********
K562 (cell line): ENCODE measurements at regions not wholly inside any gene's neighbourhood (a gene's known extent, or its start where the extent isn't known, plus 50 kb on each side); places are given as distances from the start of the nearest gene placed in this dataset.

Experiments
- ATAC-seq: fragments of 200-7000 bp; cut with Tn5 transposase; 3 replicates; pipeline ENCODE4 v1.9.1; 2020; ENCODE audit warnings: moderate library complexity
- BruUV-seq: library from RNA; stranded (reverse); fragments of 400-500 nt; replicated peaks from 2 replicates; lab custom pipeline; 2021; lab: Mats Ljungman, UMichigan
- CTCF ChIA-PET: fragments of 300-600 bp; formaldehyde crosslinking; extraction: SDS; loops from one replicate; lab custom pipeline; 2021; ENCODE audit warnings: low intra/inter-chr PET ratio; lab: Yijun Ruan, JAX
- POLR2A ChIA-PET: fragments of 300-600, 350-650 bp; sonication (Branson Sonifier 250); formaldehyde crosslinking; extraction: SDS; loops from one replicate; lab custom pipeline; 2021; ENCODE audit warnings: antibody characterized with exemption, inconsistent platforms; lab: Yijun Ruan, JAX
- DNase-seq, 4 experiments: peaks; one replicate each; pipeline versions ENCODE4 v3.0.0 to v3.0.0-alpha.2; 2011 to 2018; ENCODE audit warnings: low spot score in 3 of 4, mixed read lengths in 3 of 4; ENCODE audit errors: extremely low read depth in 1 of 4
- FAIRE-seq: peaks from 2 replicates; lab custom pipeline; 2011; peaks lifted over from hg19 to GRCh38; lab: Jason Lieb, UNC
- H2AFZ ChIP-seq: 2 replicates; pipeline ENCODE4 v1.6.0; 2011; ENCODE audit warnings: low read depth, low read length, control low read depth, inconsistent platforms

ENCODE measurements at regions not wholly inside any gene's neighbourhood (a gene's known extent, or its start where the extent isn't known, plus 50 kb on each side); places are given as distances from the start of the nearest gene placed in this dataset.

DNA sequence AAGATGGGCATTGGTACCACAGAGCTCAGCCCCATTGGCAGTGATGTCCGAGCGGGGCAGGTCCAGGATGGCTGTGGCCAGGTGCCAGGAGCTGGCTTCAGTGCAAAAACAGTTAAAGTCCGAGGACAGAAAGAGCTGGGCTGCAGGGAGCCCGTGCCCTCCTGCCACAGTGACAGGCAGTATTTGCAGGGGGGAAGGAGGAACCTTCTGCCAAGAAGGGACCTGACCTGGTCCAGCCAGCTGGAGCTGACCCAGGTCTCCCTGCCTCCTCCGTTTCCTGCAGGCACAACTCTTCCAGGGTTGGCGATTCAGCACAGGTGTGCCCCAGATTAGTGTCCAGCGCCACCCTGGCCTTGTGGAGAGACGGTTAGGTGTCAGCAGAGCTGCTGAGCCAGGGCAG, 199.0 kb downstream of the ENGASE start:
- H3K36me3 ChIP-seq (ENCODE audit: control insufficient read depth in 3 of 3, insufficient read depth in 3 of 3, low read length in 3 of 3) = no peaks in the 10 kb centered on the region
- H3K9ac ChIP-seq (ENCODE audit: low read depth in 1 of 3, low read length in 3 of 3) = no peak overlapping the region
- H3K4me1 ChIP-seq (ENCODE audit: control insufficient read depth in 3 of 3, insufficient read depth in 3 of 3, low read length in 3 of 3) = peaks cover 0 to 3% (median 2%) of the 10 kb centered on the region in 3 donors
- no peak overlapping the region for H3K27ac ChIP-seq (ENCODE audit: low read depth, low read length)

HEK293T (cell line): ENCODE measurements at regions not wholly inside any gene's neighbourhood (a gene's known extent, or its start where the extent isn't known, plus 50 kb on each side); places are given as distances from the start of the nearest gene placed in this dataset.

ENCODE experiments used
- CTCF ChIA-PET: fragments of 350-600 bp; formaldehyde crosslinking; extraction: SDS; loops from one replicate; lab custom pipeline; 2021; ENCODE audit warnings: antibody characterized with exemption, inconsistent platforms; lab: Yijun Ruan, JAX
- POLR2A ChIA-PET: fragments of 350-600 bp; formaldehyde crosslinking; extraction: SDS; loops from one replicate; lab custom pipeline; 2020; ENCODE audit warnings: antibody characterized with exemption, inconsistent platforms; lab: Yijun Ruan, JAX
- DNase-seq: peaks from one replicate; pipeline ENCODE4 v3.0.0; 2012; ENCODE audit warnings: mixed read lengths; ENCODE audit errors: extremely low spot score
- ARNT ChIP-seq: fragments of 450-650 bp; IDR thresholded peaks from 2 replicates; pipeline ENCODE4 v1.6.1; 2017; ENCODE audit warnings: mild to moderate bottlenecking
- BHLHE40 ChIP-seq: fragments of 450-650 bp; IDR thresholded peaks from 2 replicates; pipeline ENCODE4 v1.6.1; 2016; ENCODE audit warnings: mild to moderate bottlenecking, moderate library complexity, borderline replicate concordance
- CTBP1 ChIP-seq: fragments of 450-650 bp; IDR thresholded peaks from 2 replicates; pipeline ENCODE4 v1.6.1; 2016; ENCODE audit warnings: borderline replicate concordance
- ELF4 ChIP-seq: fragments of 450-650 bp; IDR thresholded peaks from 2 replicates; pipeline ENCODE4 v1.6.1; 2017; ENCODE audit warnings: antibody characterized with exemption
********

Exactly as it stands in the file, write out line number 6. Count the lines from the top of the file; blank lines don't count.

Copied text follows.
- POLR2A ChIA-PET: fragments of 300-600, 350-650 bp; sonication (Branson Sonifier 250); formaldehyde crosslinking; extraction: SDS; loops from one replicate; lab custom pipeline; 2021; ENCODE audit warnings: antibody characterized with exemption, inconsistent platforms; lab: Yijun Ruan, JAX